Are cheerleading uniforms truly cheerleading uniforms without the stripes, chevrons, zigzags, and color blocks? That is the question that strikes at the heart of this appeal.
(Opinion pdf page 2).
Varsity Brands and its affiliates registered a number of graphic design copyrights for designs appearing on the cheerleading uniforms and warm-ups they sell. Varsity sued Star Athletica for copyright infringement for selling cheerleading gear with designs substantially similar to Varsity’s copyrighted designs. Star Athletica argued that Varsity’s copyrights were invalid because they were unprotectable designs of useful articles. The district court agreed with Star Athletica that Varsity’s copyright registrations were invalid, concluding that “a cheerleading uniform is not a cheerleading uniform without stripes, chevrons, zigzags, and colorblocks.” The necessity of stripes, chevrons, zigzags and colorblocks meant that Varsity’s designs were for useful articles and not protectable by copyright.
The Sixth Circuit further refined its initial statement of the issue:
When can the pictorial, graphic, or sculptural features that are incorporated into the design of a useful article be identified separately from, and be capable of existing independently of the utilitarian aspects of the article?
(Opinion pdf page 2).
The Sixth Circuit reversed the district court’s ruling and remanded.
Continue reading “Gimme a “V” for Cheerleader Uniform Design Copyright Validity!”
This case addresses the standing required to challenge a copyright grant termination. Standing is the legal ability to sue another person or entity in a particular court. Ray Charles entered into agreements with his twelve adult children that he would set up irrevocable trusts for each of them and that that gift would be their entire inheritance from him. Ray Charles’ will named The Ray Charles Foundation as the sole beneficiary to his estate. The Foundation received Charles’ copyright royalties upon his death in 2004. Later, seven of Charles’ children filed notices under 17 USC §§ 203 and 304(c) with the Copyright Office, terminating Charles’ copyright grants to Warner/Chappell. The copyright termination rights provide authors with a second chance to exploit their works. My Power Point presentation Copyright Grant Termination Rights – Ghosts of Copyright Grants Past, Present and Future discusses copyright grant termination in detail.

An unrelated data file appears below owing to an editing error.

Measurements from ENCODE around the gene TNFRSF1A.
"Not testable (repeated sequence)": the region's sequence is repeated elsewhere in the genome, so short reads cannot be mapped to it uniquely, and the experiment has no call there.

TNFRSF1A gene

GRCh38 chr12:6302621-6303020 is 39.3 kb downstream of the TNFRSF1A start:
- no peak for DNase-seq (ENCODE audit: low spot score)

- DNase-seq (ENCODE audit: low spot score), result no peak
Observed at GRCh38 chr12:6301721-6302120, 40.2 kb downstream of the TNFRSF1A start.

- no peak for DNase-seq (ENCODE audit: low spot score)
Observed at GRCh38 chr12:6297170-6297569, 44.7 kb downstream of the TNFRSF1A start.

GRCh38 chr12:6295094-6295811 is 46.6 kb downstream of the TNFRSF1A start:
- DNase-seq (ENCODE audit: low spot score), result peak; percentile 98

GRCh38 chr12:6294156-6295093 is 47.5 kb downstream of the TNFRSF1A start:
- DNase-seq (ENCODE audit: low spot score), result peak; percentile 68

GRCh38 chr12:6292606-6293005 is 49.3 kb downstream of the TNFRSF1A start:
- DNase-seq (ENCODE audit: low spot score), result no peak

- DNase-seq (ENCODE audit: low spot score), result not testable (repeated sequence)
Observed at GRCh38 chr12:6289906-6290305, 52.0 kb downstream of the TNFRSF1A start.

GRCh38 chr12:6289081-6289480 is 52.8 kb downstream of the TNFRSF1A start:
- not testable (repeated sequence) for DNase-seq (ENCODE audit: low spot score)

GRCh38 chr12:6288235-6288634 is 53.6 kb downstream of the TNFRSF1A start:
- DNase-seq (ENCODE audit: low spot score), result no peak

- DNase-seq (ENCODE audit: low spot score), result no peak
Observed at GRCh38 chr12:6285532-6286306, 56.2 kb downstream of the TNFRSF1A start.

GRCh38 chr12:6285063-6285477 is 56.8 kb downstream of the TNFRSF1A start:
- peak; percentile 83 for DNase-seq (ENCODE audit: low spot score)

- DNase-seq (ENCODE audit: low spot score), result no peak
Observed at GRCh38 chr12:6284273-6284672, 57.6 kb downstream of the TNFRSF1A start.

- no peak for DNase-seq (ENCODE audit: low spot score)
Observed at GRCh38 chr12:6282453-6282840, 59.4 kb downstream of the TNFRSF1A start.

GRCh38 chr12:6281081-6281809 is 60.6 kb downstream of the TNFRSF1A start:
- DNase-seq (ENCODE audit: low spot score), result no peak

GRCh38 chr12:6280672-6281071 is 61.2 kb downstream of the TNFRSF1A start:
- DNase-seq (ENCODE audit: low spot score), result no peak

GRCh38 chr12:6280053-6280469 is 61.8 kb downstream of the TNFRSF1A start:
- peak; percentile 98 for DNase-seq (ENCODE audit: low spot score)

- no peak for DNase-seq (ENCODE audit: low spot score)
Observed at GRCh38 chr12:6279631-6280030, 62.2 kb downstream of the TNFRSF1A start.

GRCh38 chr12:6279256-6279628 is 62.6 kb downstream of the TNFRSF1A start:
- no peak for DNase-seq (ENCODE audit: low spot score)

The Foundation’s only source of funds is through Charles’ estate. The Foundation challenged the Terminating Heirs’ termination notices. The district court dismissed the Foundation’s complaint, ruling that the Foundation did not have standing to challenge the copyright grant terminations. The Ninth Circuit overruled and remanded the case to district court.
Continue reading “Smack Dab in the Middle of a Termination Rights Dispute!”
This case is interesting and significant because it is both a case of first impression in the Ninth Circuit and involves the Video Privacy Protection Act (VPPA), which has entertaining historical roots.
Meghan Mollett is a Netflix subscriber, who, along with other Netflix subscribers, brought a class action claim against Netflix for violating the VPPA with the Netflix video streaming service. For instant streaming subscribers, Netflix automatically displays a list of recently watched video titles, the subscriber’s queue and lists of recommended video titles on the subscriber’s home page. Netflix appears on any Netflix-ready device without the need to log in. The contents of the home page are therefore available for viewing by anyone who is present when a Netflix subscriber accesses her account through her Netflix-ready device, including family members, friends and guests. The class action plaintiffs alleged that these disclosure violate the VPPA.
Netflix argued that the personal information disclosures are made to the subscribers themselves and are therefore permissible and that any disclosures to third parties were not knowingly made, so don’t violate the VPPA. The district court granted Netflix’s motion to dismiss for failure to state a claim. The Ninth Circuit affirmed the district court’s decision.
Continue reading “Netflix Not Responsible for Nosy Friends and Family Viewing History and Queue”